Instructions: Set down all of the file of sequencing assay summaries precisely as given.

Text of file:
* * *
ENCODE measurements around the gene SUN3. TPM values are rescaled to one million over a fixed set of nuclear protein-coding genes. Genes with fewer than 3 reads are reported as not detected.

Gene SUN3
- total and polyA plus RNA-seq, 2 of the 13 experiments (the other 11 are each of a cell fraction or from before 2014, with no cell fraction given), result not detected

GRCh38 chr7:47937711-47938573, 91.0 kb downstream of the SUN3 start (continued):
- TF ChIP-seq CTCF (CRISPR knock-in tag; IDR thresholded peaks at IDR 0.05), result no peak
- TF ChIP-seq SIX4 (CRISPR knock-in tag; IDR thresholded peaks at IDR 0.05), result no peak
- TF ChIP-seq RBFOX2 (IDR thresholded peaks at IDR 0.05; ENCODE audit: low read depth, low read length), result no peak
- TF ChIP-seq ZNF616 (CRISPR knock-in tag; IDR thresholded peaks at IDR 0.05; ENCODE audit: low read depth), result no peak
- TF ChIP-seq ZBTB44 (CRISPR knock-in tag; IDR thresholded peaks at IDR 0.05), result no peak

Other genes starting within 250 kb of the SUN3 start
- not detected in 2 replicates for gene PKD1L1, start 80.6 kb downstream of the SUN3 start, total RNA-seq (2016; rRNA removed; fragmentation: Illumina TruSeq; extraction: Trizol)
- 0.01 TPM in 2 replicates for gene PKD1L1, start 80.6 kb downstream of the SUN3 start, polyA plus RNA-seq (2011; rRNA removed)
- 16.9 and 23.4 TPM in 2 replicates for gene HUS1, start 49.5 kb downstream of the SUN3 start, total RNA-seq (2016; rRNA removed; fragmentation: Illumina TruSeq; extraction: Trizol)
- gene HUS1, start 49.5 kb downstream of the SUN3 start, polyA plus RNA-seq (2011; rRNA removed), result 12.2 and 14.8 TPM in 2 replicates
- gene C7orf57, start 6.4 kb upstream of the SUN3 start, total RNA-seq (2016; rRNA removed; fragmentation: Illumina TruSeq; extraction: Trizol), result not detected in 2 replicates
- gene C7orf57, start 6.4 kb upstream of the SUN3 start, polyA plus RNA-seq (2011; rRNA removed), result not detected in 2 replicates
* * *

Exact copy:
ENCODE measurements around the gene SUN3. TPM values are rescaled to one million over a fixed set of nuclear protein-coding genes. Genes with fewer than 3 reads are reported as not detected.

Gene SUN3
- total and polyA plus RNA-seq, 2 of the 13 experiments (the other 11 are each of a cell fraction or from before 2014, with no cell fraction given), result not detected

GRCh38 chr7:47937711-47938573, 91.0 kb downstream of the SUN3 start (continued):
- TF ChIP-seq CTCF (CRISPR knock-in tag; IDR thresholded peaks at IDR 0.05), result no peak
- TF ChIP-seq SIX4 (CRISPR knock-in tag; IDR thresholded peaks at IDR 0.05), result no peak
- TF ChIP-seq RBFOX2 (IDR thresholded peaks at IDR 0.05; ENCODE audit: low read depth, low read length), result no peak
- TF ChIP-seq ZNF616 (CRISPR knock-in tag; IDR thresholded peaks at IDR 0.05; ENCODE audit: low read depth), result no peak
- TF ChIP-seq ZBTB44 (CRISPR knock-in tag; IDR thresholded peaks at IDR 0.05), result no peak

Other genes starting within 250 kb of the SUN3 start
- not detected in 2 replicates for gene PKD1L1, start 80.6 kb downstream of the SUN3 start, total RNA-seq (2016; rRNA removed; fragmentation: Illumina TruSeq; extraction: Trizol)
- 0.01 TPM in 2 replicates for gene PKD1L1, start 80.6 kb downstream of the SUN3 start, polyA plus RNA-seq (2011; rRNA removed)
- 16.9 and 23.4 TPM in 2 replicates for gene HUS1, start 49.5 kb downstream of the SUN3 start, total RNA-seq (2016; rRNA removed; fragmentation: Illumina TruSeq; extraction: Trizol)
- gene HUS1, start 49.5 kb downstream of the SUN3 start, polyA plus RNA-seq (2011; rRNA removed), result 12.2 and 14.8 TPM in 2 replicates
- gene C7orf57, start 6.4 kb upstream of the SUN3 start, total RNA-seq (2016; rRNA removed; fragmentation: Illumina TruSeq; extraction: Trizol), result not detected in 2 replicates
- gene C7orf57, start 6.4 kb upstream of the SUN3 start, polyA plus RNA-seq (2011; rRNA removed), result not detected in 2 replicates